Over the last few years, Brandi Carlile has ascended from niche favorite to mainstream powerhouse. After releasing seven albums of thoughtful pop-rock concerned primarily with love, acceptance and emotional inferiority, her 2018 record By the Way, I Forgive You was nominated for six Grammy awards—the most for any woman last year. The three she won—Best Americana Album, Best American Roots Song and Best American Roots Performance—kept Carlile in her alt-country lane. But when By the Way went up against Kendrick Lamar, Drake, Post Malone, Janelle Monáe, Cardi B and Kacey Musgraves for Album of the Year, it elevated Carlile to the rarefied air of bona fide American celebrity. Not bad for a chicken farmer and 38-year-old mother of two, more famous in the past for her LGBTQ activism and bespoke suits. By the Way, I Forgive You is a radical breath of countrified fresh air, a record about truth, gratitude and healing delivered at one of the most divisive moments in recent American history. Combine it with Carlile’s recent work in country supergroup The Highwomen and you have an icon unfolding right in front of our eyes—perfect for a double bill with country renegade Tanya Tucker, who’s enjoying a straight-talking renaissance of her own in 2019. “To not squander the opportunity I’ve been given is an evolution,” Carlile told The Guardian of her and Tucker’s arena tour, which is reaching bigger audiences than either of them ever have. “It’s a call to action. It’s me saying, ‘We still have a chance to turn it around.’ I don’t have a Messiah complex, but I do want people to hear that message.” (Nick McGregor) Vivint Smart Home Arena, 301 W. South Temple, 8 p.m., $33-$127, all ages,


Anamanaguchi, Default Genders
It’s been six years since Endless Fantasy, Anamanaguchi’s last and only second stand-alone studio album. Anamanaguchi have, since the late 2000s, felt synonymous with and fairly inextricable from the chiptune sound. A track like “My Skateboard Will Go On,” with its remix of Vampire Weekend’s Contra album art, is a time capsule of chiptunes at the turn of the decade: idyllic and happy, with just the right amount of unanchored sap for life and memories of video games. Now we have [USA], which the band says is a response to the band’s own wavering sense of identity, one they’ve garnered over the years as an American band working in a very Japanese aesthetic (the band did a 2016 collab with Hatsune Miku), especially in a time when Soundcloud culture began wearing kanji thoughtlessly, eventually birthing an era of aesthetically obsessed lo-fi beats. In an interview with Paper, lead songwriter Ary Warnaar described [USA]: “It’s important to note, especially since the album is called [USA], it certainly is not about the United States of America.” Instead, “this album is definitely about being never able to make our way back [to who we were before],” Warnaar explained. As an on-again-off-again Anamanaguchi fan, it’s interesting to hear them unravel the new work; bare chiptunes feel out of place in 2019. The best part of [USA] are the parts that in no way lean on what feels like what Anamanaguchi “is” or “was.” It will be interesting to see how they navigate this new work live, alongside Arizona-based opener Default Genders, who earlier this year released the dazzling Main Pop Girl 2019. (PSM) Kilby Court, 741 S. Kilby Court, 7 p.m., $18-$20, all ages,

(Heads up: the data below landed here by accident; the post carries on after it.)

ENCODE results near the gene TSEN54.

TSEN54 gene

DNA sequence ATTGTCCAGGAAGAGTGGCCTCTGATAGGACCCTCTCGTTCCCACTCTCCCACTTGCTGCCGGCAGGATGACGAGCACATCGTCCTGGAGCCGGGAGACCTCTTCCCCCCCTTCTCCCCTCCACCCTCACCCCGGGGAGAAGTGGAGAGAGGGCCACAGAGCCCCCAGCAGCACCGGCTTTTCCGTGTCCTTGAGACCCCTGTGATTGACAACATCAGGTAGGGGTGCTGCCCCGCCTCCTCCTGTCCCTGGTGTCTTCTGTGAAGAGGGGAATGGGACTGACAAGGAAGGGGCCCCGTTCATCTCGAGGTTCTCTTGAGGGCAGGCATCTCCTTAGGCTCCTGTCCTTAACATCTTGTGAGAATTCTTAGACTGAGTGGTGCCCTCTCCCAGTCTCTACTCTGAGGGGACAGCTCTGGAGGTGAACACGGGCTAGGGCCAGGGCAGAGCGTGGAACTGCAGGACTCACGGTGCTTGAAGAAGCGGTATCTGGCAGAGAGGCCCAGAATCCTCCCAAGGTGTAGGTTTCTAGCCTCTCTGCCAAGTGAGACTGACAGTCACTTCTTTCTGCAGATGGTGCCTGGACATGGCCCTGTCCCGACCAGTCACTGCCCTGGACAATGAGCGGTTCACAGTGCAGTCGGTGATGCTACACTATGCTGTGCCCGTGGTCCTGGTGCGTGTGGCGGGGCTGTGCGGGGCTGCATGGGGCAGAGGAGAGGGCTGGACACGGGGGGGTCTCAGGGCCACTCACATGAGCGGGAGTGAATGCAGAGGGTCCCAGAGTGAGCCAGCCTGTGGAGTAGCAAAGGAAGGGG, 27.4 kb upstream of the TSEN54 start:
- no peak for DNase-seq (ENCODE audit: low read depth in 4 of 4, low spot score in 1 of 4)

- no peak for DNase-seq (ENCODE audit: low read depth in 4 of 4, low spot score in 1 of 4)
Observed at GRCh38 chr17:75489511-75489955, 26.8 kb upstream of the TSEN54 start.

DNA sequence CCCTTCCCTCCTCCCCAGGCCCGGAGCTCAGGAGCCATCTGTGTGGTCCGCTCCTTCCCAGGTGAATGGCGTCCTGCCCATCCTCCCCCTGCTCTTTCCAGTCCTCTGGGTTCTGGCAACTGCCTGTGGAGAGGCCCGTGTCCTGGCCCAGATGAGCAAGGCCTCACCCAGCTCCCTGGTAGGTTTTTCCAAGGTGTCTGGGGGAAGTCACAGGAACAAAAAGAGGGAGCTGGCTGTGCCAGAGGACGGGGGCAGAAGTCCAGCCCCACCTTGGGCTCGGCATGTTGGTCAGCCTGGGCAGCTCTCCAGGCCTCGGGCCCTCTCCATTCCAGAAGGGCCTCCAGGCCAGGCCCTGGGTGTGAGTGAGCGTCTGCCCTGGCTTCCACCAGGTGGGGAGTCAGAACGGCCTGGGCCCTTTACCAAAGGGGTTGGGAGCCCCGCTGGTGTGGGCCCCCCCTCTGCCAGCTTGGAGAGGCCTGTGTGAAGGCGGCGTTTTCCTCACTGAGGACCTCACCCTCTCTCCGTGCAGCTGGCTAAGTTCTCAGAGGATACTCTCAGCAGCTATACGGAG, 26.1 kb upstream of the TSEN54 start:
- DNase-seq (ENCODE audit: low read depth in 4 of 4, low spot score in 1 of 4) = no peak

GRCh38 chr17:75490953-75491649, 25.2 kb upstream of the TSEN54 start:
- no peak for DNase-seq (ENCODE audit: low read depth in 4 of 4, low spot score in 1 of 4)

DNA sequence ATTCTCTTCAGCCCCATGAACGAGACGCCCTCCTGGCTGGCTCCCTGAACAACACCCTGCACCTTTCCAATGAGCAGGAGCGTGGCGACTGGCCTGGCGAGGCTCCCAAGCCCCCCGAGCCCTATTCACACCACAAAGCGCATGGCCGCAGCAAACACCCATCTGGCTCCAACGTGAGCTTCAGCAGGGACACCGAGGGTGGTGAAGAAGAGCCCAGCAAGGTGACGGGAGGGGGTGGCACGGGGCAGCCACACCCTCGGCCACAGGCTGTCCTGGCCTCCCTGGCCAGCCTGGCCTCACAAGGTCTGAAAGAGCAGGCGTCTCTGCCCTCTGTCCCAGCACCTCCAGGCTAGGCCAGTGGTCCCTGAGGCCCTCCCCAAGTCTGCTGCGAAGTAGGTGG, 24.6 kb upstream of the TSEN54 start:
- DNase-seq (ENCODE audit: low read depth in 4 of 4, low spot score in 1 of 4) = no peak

Alex Cameron, Jack Ladder, Emily Panic
Alex Cameron is not the first musician to use an alter ego. Prince had Camille. David Bowie had Ziggy Stardust. Beyoncé had Sasha Fierce. Sometimes these alter egos and name changes are practical attempts to sidestep frustrating contractual obligations, but, as is the case with Cameron, they can also exist to explore complicated ideas or emotions that aren’t easily broached without using irony or exaggeration as a distancing mechanism. Over three albums, Cameron has stepped into the shoes of a slew of down-on-their-luck characters, all of them sleazy, washed-up and upsettingly selfish. And while he has no problem making these characters truly miserable—in “Real Bad Looking'” he is “the drunkest, ugliest girl at the bar,” who leaves a baby out in the car while she gets her drink on—he also writes about them with a sincere humility. The unique combination of derision and empathy that he applies to his characters finds its perfect match in his arrangements of plastic, orchestral yacht-rock, which straddles a fascinating line between dreamy and pathetic. On his latest album, Miami Memory, Cameron is apparently no longer in character, even though the tone of false machismo is often still there. It suggests that while his subjects were fictional, the ideas and emotions he explored with them were entirely real. Some of his more vulgar punchlines don’t land as well when they’re not coming from a fake sleazeball in a leisure suit, but the music—produced by Foxygen’s Jonathan Rado—is more stunning than anything he’s done yet. It’s without question the most sentimental music with a line about “eating your ass like an oyster” that you’ll hear this year. (AM) Urban Lounge, 241 S. 500 East, 9 p.m., $15, 21+,